Getting rest is essential. HSPs need more rest than most people, due to their senses working so hard. While it may not sound it, that really can be exhausting. It’s important to get good sleep, so investing in a comfortable bed with good quality linens is money well spent. You also may want to listen to soft music or nature sounds to help you fall asleep. Pillow speakers can be a great investment for those who sleep with a partner.
Part of getting rest is prioritizing down time. After a long day, it’s very important to take time to relax & decompress. What can you do to enjoy your down time? Pray? Read? Listen to music? Knit? Think about what helps you feel calm & participate in that often, preferably daily.
Reevaluate your schedule. While being busy is valued in today’s culture, that doesn’t mean it’s healthy. Being too busy reduces the ability to enjoy down time, can interfere with sleep & cause a plethora of mental & physical health problems. What can you eliminate from your schedule? Are there ways you can at least cut back on certain activities? Is there anything you do that you can get help with doing from your spouse, kids or coworkers?
Reevaluate your boundaries. Many highly sensitive people are so in tune with the needs of those around them, they ignore their own needs. This clearly is an unhealthy habit! While it’s great to be there for those you love, it’s also important to take care of yourself. There is nothing wrong with limiting what you do for other people. In fact, doing so is a very loving thing to do for you as well as them.
Consider your home. Home should be your sanctuary, away from all cares of the world, where you can relax & be at peace. Does that describe your home? Clutter can create anxiety so if you have clutter, clear it out & your anxiety should diminish greatly. If you aren’t happy with how it looks, make changes to turn your home into your personal sanctuary. Those changes may be as simple as decluttering or as drastic as repainting every room.
Start journaling. Journaling is a wonderful thing. There are no hard & fast rules to it. Your journal can be as fancy or as plain as you like. It can be online only or a physical book. You can write as much or as little as you like, as often as you like & in whatever style you like. Some people write as if they are writing a letter to a friend when they journal or they write out their prayers. Others draw pictures or cut out pictures from magazines & such then paste in the pages of their journals. There are also countless journaling prompts available online to help if you get stuck.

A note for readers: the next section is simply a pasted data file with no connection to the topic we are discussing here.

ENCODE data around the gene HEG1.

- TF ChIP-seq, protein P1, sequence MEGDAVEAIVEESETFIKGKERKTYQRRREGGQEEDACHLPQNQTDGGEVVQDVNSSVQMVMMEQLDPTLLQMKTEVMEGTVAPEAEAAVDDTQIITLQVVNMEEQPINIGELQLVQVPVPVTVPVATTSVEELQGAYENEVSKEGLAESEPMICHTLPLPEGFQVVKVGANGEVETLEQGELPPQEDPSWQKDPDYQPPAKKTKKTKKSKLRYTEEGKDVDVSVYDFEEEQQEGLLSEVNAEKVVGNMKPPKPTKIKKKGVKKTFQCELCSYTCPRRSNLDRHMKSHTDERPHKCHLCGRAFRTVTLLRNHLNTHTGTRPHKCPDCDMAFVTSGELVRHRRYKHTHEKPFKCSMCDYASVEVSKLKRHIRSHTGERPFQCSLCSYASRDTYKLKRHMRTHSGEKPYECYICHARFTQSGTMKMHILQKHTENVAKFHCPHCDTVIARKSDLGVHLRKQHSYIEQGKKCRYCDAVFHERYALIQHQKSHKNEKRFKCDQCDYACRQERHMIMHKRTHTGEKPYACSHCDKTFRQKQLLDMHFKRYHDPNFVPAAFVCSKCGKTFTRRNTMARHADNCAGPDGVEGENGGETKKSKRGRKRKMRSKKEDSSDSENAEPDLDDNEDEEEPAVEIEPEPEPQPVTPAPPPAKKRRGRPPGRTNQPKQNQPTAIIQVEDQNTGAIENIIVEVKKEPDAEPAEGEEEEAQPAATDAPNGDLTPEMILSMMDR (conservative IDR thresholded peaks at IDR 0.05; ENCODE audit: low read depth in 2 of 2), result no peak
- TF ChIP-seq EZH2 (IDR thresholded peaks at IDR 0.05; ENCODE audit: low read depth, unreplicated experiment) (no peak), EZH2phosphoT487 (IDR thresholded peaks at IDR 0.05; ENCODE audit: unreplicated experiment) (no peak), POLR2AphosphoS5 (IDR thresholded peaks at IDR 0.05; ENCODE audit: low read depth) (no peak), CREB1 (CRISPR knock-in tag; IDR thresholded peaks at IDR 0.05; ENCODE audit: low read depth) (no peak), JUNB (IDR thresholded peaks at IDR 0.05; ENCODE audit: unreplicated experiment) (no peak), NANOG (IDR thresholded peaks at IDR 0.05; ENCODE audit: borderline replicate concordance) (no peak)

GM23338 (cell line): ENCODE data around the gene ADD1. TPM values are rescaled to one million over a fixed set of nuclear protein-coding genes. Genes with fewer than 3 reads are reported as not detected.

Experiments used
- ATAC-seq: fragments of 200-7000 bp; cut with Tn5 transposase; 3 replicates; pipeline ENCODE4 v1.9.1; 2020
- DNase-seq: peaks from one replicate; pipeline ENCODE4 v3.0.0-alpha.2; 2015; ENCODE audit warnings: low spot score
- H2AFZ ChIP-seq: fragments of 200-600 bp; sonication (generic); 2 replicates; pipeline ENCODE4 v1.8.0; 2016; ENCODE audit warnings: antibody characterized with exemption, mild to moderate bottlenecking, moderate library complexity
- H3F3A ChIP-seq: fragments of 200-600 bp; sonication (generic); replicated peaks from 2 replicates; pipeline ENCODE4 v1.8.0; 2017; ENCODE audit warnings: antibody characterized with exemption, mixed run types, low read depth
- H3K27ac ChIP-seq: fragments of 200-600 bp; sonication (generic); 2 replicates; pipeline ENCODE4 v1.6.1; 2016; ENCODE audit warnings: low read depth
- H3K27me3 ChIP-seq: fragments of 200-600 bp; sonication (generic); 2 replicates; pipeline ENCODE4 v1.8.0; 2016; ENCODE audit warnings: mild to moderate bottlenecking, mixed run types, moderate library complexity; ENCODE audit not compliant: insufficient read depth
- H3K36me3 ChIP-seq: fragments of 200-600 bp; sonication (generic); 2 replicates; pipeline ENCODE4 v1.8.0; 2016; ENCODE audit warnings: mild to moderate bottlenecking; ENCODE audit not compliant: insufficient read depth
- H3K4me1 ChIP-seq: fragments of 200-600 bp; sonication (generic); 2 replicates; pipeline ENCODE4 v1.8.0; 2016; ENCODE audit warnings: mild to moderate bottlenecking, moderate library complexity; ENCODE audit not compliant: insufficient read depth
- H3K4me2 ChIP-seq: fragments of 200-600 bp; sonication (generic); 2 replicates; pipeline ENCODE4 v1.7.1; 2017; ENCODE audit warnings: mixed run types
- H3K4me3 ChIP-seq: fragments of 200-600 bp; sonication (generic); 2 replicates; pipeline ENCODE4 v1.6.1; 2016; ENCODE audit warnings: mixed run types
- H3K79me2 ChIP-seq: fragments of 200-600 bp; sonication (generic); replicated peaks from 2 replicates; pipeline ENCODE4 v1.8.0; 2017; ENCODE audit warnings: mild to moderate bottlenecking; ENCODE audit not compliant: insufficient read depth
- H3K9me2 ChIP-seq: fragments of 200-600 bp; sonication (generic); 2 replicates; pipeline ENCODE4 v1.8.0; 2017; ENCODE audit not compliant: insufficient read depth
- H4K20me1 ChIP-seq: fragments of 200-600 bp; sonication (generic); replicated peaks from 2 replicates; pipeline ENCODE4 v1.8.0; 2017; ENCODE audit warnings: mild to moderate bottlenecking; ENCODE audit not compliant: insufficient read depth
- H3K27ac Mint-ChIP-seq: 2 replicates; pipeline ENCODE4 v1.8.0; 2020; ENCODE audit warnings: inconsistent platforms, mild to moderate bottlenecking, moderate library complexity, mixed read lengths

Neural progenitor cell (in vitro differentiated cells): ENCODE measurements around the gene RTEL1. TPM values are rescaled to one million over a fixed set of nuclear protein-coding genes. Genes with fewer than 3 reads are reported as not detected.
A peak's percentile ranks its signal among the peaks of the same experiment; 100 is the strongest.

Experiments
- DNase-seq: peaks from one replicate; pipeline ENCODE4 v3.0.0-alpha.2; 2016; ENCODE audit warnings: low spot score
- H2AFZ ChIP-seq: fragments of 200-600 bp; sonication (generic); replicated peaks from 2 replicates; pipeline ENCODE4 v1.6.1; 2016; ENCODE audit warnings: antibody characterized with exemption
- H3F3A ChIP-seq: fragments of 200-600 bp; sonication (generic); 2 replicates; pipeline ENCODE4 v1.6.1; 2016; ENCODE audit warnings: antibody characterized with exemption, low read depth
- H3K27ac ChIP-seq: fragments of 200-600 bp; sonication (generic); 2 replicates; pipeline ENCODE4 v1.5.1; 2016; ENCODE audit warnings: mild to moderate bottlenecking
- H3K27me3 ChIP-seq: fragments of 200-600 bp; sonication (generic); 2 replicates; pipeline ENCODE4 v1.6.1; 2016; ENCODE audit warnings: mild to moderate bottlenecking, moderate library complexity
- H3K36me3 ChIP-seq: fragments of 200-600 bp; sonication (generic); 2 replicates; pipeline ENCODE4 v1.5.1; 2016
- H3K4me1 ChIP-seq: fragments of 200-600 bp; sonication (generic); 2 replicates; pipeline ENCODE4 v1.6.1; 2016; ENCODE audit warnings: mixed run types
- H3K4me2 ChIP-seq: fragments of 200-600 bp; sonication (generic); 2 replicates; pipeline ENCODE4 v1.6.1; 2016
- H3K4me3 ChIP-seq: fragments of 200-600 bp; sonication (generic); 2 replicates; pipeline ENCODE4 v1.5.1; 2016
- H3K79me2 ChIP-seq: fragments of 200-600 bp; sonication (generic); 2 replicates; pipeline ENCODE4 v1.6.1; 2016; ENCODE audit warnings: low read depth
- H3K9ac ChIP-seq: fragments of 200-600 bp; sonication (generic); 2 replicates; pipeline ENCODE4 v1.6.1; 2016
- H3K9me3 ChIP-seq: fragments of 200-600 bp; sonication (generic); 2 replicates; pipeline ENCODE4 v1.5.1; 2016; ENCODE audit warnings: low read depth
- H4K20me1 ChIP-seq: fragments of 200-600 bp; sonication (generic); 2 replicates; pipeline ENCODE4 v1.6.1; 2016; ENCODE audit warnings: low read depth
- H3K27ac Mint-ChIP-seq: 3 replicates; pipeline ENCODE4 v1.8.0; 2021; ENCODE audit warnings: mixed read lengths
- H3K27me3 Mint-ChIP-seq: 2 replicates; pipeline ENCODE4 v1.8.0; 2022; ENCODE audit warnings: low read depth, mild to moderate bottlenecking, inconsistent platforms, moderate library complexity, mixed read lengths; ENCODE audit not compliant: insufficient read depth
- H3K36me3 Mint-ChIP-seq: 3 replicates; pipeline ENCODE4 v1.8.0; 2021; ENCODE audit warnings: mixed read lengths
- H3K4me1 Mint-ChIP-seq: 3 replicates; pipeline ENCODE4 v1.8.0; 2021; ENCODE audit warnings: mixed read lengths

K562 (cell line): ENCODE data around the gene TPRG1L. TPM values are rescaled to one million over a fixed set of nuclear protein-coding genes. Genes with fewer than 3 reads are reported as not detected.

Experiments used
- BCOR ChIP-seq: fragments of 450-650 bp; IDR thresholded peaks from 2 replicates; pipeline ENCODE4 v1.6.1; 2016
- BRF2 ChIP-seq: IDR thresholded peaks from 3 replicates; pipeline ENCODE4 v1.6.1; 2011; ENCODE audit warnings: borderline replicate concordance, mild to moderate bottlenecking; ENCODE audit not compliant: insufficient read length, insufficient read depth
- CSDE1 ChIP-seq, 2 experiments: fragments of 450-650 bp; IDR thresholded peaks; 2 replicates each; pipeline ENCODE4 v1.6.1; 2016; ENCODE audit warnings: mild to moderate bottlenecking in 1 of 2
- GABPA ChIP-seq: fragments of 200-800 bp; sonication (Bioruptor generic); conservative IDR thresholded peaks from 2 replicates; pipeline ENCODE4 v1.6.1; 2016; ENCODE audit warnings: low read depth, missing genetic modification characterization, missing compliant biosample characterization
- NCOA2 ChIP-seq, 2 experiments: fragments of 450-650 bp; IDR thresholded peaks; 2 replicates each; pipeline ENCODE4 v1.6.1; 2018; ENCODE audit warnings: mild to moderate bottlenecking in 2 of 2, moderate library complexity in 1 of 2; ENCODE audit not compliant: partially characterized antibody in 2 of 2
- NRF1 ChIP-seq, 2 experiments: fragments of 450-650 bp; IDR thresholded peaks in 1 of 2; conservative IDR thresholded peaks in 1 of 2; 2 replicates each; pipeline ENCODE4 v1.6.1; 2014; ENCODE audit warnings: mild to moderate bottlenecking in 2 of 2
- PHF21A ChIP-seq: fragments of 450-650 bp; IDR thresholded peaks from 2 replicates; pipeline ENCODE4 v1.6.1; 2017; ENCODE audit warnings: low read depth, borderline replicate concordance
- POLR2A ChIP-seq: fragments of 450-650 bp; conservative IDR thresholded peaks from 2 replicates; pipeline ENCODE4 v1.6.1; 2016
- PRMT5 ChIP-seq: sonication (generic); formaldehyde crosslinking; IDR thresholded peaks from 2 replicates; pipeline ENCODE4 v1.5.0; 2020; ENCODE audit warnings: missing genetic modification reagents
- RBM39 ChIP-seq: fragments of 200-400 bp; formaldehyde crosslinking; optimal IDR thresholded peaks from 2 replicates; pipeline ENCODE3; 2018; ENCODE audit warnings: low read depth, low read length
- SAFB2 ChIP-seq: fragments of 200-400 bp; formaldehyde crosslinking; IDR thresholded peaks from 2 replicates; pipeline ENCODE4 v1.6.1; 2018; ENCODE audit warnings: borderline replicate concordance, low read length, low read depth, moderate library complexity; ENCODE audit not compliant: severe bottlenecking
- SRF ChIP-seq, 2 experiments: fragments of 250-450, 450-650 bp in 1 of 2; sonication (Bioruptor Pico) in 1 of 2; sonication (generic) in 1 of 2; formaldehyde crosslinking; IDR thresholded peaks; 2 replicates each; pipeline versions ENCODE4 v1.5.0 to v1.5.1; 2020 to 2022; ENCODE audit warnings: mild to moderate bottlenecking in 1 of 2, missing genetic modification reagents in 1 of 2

If these suggestions seem too much, then don’t try to do them all at once. Start by doing one. Add another when you feel ready. The changes you make will help you physically & mentally.
I have had more people come to me with their problems during my lifetime than I can remember. It just seems to be a fact of my life. Most of the time, I find people usually just want someone to validate them & say things like, “I understand” or, “I’m sorry that happened to you!” It can be draining, but I can handle that.
Then there are the emotional vampires like narcissists who only want a listening ear. Unlike other more functional people, they don’t want validation. They don’t want advice. They want to treat someone as their emotional trash can, dumping all of their negativity onto that person in order to make themselves feel better with no regard to that person’s feelings.
For a long time, I didn’t realize one of these two types of people was just using me & being toxic. Eventually I figured out some ways to tell the difference & I hope sharing them will help you.
If someone needs to vent, often they have respect for your time. They will ask if you have a few minutes because they need to vent. You are free to say not now & their feelings won’t be hurt. The more toxic the person, the less likely they will do this & the more likely they also will take up a LOT of your time. As an added “bonus”- they won’t apologize for taking up your time when they realize they have been talking for hours.
Someone who is venting wants a solution. If there isn’t one, they are frustrated about that fact. A person who is toxic has no desire for a solution. Instead, they simply ramble on & on about their issue, & every time a possible solution is offered, they offer reasons why that solution won’t work.